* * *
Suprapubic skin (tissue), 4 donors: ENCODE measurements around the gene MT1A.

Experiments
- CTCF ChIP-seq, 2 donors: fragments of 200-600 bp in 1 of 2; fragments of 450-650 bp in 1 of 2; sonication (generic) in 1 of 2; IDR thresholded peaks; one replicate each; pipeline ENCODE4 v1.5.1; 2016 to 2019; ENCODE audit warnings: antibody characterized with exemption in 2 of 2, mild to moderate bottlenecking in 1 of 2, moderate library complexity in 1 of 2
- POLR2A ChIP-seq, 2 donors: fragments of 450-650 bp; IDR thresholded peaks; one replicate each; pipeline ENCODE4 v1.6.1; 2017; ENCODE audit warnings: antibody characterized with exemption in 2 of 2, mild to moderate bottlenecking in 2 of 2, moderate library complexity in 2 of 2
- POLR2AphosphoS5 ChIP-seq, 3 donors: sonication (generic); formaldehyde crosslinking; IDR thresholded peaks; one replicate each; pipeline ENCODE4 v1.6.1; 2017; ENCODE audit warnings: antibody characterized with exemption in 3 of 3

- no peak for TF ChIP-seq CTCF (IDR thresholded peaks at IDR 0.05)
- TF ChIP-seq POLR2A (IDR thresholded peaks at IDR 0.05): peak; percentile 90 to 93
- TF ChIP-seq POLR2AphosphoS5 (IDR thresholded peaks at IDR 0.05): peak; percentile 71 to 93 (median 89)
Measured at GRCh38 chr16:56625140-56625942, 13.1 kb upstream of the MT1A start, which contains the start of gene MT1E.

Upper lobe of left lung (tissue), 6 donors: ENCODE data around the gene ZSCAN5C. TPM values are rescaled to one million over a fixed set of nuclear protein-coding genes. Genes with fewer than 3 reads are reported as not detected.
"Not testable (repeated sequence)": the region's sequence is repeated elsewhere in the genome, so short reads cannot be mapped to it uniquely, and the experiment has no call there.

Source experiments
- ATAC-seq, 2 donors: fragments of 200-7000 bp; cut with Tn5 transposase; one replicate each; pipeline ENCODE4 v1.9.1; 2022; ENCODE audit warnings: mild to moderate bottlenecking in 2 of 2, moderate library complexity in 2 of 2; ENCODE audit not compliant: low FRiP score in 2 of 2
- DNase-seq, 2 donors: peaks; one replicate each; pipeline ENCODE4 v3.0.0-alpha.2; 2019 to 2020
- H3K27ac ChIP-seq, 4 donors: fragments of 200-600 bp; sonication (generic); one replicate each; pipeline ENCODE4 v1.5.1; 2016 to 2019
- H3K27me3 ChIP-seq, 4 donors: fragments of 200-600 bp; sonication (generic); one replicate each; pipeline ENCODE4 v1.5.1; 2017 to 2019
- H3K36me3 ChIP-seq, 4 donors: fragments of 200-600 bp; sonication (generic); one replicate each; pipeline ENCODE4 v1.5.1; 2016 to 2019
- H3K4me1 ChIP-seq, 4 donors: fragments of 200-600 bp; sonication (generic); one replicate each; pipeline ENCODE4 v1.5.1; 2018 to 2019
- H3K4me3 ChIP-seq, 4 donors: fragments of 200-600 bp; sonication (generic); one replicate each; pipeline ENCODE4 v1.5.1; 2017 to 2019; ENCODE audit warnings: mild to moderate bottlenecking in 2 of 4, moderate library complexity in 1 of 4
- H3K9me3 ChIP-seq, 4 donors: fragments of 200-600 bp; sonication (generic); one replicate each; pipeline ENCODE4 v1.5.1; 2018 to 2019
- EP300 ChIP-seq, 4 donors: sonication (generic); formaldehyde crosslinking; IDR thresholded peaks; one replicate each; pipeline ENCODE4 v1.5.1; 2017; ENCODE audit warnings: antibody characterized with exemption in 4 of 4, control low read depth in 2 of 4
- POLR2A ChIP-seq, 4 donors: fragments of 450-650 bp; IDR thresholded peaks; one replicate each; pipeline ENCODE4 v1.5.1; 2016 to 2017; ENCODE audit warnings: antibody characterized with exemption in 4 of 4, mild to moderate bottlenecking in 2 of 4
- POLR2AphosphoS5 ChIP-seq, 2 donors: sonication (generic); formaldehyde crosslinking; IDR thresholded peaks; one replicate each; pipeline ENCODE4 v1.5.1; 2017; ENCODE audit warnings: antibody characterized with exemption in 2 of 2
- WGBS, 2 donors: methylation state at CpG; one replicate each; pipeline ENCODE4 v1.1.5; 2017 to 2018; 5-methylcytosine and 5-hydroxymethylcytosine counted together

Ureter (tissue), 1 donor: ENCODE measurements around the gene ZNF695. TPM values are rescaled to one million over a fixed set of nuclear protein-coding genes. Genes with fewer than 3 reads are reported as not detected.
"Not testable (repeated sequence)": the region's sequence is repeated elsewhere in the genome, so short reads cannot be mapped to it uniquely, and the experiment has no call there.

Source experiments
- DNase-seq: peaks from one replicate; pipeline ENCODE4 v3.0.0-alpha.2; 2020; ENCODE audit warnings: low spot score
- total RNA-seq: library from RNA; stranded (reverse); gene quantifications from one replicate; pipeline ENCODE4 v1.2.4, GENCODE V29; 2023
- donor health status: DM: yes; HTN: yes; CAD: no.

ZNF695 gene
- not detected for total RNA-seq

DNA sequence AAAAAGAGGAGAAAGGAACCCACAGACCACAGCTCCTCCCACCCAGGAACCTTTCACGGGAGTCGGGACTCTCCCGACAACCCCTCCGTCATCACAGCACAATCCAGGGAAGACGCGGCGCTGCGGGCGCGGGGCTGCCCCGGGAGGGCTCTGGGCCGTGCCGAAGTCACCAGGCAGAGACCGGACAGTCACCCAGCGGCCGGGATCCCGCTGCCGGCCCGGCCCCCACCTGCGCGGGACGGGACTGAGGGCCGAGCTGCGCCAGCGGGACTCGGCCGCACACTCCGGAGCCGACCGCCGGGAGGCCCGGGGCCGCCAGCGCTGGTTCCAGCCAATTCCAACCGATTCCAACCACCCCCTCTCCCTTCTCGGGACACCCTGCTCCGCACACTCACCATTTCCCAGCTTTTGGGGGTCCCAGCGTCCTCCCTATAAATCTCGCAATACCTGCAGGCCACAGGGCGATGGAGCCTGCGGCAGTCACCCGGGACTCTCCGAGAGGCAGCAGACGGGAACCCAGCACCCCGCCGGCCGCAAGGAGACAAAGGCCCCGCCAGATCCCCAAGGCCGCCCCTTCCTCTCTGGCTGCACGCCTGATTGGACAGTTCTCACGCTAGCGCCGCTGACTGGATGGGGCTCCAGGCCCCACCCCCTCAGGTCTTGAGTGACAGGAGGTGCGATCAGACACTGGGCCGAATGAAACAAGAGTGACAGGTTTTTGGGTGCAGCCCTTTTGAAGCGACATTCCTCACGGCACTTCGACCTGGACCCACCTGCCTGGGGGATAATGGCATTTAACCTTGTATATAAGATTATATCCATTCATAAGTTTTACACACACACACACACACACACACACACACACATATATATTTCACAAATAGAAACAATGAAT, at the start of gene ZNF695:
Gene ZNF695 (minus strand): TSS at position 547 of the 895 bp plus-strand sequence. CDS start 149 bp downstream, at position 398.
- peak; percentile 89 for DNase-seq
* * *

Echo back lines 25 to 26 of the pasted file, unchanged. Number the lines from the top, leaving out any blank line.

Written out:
Ureter (tissue), 1 donor: ENCODE measurements around the gene ZNF695. TPM values are rescaled to one million over a fixed set of nuclear protein-coding genes. Genes with fewer than 3 reads are reported as not detected.
"Not testable (repeated sequence)": the region's sequence is repeated elsewhere in the genome, so short reads cannot be mapped to it uniquely, and the experiment has no call there.